Man who stopped homophobic attack at Sydney WorldPride gets conviction overturned-TGN

A man who had been arrested for stopping a homophobic attack during Sydney WorldPride has had his conviction overturned.

Mirco Olivieri, 30, was charged by New South Wales police after he intervened in an anti-LGBTQ+ attack that he witnessed on the streets of Darlinghurst, Sydney in January 2023, when the Australian city was hosting WorldPride.

Olivieri, who works as a fashion consultant, according to the Sydney Morning Herald, had been walking down Oxford Street when he witnessed two large men harassing a young gay man.

Sydney Welcomes The World To Celebrate LGBTQIA+ For Sydney WorldPride 2023
A man who intervened in a homophobic attack during Sydney WorldPride has had his convictin overturned. (James D. Morgan/Getty Images for Destination New South Wales)

Olivieri, who is also a member of the LGBTQ+ community, took it upon himself to step in and defend the victim, who was later identified as Jack Schmidt. But, when he intervened he was thrown to the ground and called a homophobic slur, according to court documents.

He retaliated by getting back to his feet and throwing multiple punches at one of the men. 

When police arrived to the scene, Olivieri was arrested along with the two men, despite Schmidt’s protestations.

In April 2023, Olivieri, who is originally from Italy, was convicted and sentenced to conditional release with a two-year community corrections order if he pleaded guilty.

But Olivieri maintained his innocence and filed an appeal with the Downing Centre District Court.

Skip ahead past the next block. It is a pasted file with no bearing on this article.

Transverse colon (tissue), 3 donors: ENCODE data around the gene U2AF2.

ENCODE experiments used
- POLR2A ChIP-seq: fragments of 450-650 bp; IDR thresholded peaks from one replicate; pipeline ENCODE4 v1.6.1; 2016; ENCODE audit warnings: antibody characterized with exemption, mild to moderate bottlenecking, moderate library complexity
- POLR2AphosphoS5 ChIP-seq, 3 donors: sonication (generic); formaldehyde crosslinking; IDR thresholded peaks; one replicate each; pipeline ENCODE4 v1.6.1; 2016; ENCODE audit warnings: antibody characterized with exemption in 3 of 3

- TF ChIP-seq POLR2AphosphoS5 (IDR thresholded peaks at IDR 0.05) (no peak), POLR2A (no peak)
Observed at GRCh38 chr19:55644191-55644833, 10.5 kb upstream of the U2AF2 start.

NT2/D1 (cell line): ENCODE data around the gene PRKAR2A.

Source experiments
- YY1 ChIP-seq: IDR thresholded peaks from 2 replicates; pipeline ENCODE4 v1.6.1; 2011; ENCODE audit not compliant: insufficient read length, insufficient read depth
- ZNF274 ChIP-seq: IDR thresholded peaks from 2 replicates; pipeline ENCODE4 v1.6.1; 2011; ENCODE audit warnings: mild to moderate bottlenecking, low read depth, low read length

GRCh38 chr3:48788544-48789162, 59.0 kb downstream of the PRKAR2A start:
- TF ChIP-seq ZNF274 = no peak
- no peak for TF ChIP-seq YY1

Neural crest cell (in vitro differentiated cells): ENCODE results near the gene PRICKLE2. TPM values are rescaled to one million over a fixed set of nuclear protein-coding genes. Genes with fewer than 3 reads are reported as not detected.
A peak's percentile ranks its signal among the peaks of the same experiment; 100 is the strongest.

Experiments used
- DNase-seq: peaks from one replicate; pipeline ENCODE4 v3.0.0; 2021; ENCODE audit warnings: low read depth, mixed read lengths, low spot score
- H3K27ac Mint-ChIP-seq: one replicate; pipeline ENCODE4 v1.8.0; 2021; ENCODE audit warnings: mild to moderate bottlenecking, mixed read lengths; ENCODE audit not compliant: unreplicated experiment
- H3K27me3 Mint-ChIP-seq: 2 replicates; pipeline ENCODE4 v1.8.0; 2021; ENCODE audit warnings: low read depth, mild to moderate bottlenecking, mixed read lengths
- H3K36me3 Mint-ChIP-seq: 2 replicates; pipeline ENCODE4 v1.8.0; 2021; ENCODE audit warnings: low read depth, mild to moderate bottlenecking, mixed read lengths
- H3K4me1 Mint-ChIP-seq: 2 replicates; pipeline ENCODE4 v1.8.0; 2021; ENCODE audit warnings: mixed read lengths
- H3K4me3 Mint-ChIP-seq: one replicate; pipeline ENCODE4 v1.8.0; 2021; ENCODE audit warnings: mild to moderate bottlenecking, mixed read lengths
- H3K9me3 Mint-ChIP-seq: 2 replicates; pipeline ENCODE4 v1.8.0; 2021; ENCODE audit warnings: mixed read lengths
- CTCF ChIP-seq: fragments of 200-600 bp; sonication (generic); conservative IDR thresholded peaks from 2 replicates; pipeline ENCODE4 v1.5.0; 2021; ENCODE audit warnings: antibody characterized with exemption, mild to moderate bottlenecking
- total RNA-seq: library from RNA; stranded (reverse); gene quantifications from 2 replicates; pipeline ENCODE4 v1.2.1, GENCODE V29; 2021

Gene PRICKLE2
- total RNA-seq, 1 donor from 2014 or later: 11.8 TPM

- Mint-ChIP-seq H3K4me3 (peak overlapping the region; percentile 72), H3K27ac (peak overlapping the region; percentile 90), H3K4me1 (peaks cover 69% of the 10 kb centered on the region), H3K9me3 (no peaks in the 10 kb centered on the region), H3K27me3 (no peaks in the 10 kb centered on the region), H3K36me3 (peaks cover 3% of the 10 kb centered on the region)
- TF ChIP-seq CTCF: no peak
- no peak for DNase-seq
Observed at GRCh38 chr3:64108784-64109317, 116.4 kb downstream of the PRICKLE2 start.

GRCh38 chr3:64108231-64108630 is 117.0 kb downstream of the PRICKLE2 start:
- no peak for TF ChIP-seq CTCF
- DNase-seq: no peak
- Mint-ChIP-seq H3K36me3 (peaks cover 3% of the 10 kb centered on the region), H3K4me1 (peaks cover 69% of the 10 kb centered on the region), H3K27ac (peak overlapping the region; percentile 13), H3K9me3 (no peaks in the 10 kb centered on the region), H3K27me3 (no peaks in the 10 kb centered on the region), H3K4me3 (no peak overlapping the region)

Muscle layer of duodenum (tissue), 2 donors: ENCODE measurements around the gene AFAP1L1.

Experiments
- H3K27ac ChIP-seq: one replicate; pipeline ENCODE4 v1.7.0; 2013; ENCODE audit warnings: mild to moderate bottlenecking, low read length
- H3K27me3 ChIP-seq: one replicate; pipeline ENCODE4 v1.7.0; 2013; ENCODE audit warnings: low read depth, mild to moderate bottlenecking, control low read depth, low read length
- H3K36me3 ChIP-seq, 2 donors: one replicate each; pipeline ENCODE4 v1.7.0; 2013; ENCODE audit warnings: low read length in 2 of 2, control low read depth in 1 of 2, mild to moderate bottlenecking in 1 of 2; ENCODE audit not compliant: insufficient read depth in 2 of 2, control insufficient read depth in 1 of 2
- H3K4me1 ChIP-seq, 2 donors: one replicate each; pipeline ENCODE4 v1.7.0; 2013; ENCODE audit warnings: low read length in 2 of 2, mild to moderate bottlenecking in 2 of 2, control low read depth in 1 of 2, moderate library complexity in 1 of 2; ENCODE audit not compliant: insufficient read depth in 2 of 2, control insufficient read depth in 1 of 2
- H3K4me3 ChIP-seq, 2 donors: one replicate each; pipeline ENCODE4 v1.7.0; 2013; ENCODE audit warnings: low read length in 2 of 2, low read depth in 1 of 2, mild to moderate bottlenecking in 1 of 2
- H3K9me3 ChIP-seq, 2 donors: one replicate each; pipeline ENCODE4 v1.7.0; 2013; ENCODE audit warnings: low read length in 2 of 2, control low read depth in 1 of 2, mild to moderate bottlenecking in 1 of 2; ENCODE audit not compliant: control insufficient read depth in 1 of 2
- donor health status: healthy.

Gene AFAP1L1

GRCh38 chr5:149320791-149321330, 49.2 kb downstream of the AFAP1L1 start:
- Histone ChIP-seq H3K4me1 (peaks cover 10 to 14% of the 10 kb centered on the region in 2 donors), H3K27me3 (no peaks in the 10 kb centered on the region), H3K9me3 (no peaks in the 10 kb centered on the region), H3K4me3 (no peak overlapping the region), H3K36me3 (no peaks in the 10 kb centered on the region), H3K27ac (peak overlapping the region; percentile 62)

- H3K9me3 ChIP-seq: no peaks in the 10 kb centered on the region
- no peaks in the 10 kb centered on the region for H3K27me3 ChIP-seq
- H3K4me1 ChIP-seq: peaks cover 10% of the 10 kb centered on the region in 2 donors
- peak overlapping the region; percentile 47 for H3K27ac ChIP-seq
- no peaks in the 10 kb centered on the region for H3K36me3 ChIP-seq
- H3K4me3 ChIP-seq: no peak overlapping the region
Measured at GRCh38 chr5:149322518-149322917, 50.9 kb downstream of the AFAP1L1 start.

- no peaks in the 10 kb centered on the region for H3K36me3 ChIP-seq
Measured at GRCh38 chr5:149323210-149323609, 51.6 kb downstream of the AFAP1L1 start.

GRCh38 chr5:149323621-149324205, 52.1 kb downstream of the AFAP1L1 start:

People celebrate Sydney Pride 2023
Mirco Olivieri was slapped with a conviction after stepping in to help Jack Schmidt, who was the victim of a homophobic attack. (Getty Images)

In court, Olivieri’s barrister Gina Edwards argued that police had never taken a statement from the actual victim of the homophobic attack, Jack Schmidt.

In a statement, Schmidt told the court that he had been grateful to Olivieri for stepping in that night, and couldn’t understand why police took the action that they did.

“I was confused and upset as they didn’t want a statement about what I felt and believed was a homophobic attack and a gay hate crime,” he stated.

On Monday (8 January), District Court judge Mark Williams overturned Olivieri’s conviction, much to his relief.

“This man was intervening to protect someone he thought was being unfairly victimised,” said the judge.

“These two apparently larger, more aggressive men – they were the ones who initiated it.”

Commenting on the overturned conviction outside of court, an emotional Olivieri told the press that he stood by his decision to step in and defend Schmidt from the two large men.

“If everybody doesn’t send the right message to the right people … the world will become a terrible place to live in,” he told the Australian Associated Press.

“Even the court should understand when someone is doing good things and not bad.”

Olivieri said that working to get his conviction overturned had almost “collapsed his life’, but he pledged to use this experience to help others.

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